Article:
Cabrera, the elegant younger sister
Just ten kilometres south of Cape Las Salinas in Mallorca is the archipelago of Cabrera, a place that will enchant you with its paradisiacal coves and biodiversity. This island is a true paradise without hotels or houses. If you haven't had the chance to enjoy its nature and calm, we at Es Príncep encourage you to visit it.
The fauna and flora of Cabrera
The archipelago of Cabrera is one of the best preserved natural areas in the Mediterranean and is home to exceptional species due to its insularity. The clean, lively waters are home to more than 500 species, 113 species of bryozoans, 22 species of molluscs, 25 crustaceans, 87 sponges and 200 fish. Of particular note are the many unexplored underwater caves and caverns, where endemic species are still being discovered today. These mysterious places actually harbour species that have never been seen before. It is also possible from time to time to observe dolphins, a real attraction for visitors to the island.
As far as terrestrial life is concerned, reptiles are particularly abundant, and over the centuries they have evolved a variety of shapes and colours as they all compete in the same ecosystem. Of particular note is the Balearic lizard (Podarcis lilfordi), a unique species endemic to the island with 11 subspecies. There are also many birds that are attracted by the tranquillity of the island and nest there. Gulls, shearwaters, cormorants, kestrels, falcons, etc. form colonies on the archipelago. It is not surprising that Cabrera was the scene of one of the reports by Rodríguez de la Fuente, who made the following statements in 1979:
"I must admit my absolute failure as a naturalist and nature lover if we do not succeed in making Cabrera a park in the course of this year".
The reality is that he did not succeed, at least not that year. In 1991, however, the island of Cabrera was declared a marine-terrestrial National Park.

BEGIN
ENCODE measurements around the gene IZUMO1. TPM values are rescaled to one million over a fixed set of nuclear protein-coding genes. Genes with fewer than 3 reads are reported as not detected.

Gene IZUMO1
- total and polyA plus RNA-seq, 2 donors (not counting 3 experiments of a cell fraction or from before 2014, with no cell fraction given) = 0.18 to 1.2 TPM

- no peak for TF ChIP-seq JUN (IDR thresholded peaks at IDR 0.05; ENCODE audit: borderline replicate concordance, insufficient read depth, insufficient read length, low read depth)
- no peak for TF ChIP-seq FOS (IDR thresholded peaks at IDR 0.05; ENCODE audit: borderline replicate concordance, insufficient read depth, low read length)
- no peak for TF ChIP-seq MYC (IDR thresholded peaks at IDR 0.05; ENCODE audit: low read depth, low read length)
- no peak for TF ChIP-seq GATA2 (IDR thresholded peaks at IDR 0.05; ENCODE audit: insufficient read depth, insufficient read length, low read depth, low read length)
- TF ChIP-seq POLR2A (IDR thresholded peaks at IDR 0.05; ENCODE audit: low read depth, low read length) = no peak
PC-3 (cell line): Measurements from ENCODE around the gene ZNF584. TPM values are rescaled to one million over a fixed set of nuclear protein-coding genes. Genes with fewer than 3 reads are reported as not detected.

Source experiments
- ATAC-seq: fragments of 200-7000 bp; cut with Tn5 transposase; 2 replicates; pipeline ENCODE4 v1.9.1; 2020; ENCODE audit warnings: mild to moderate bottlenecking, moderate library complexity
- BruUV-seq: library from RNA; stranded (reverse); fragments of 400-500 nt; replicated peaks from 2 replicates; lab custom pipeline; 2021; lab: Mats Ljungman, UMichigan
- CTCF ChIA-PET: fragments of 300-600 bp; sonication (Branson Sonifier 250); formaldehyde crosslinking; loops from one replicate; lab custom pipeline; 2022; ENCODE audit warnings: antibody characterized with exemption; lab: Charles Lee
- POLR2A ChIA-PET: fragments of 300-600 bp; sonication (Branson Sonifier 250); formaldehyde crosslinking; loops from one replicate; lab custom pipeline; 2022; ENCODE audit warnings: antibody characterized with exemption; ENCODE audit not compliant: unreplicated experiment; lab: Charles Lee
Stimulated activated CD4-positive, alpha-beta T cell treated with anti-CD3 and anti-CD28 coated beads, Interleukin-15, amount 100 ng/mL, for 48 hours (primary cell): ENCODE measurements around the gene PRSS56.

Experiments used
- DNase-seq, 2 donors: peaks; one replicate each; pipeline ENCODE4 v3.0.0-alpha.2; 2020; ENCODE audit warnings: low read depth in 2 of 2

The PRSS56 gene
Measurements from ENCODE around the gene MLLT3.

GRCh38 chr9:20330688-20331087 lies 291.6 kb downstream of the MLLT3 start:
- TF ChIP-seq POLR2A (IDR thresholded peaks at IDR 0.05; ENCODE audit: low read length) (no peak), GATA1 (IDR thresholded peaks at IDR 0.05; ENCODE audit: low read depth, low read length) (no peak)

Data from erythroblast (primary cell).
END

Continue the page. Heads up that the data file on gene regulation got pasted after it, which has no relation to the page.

What to do in Cabrera
A day on this island of only 12 square kilometres offers the possibility of unforgettable experiences. You can reach the island in half an hour by boat from Colonia de Sant Jordi and there are many companies that organise guided excursions. Cabrera is the ideal destination for activities such as snorkelling, diving or bird watching. If you decide to take your own boat to Cabrera, remember that only up to 50 boats are allowed to anchor there per day. You will need to apply for a permit (or an anchoring permit if you want to stay overnight) from the park administration (www.reservasparquesnacionales.es).
A swim in the Cova Blava (Blue Cave), one of the jewels of this little paradise, is highly recommended. At sunset, the sun's rays penetrate the darkness of the cave and are reflected on the water. A wide spectrum of blue hues gives the place a magical atmosphere.
We can also visit a 14th century castle that was built to defend the island against pirates and corsairs. Throughout history, the island was attacked again and again, especially by pirates, so the castle was restored again and again. Between 1809 and 1814 it was used as a prison for Napoleonic prisoners from the Battle of Bailén and also as a field hospital. It also served as a quarantine area during several pandemics.
If you just want to relax in an oasis of tranquillity and crystal clear waters, the island offers a wide range of beaches. Particularly recommended is the beach of S'Espalmador, which is only a 15-minute walk from the port. This sandy beach is known for its tranquillity and the transparency of the water. The place is a veritable explosion of marine life, where fish of considerable size approach visitors without any fear.
In short, whatever you plan to do, a day in Cabrera will be a fascinating experience. At Es Príncep, we want you to have that experience, so we strongly recommend that you visit the island. We are sure that this little piece of paradise will always remain in your memory.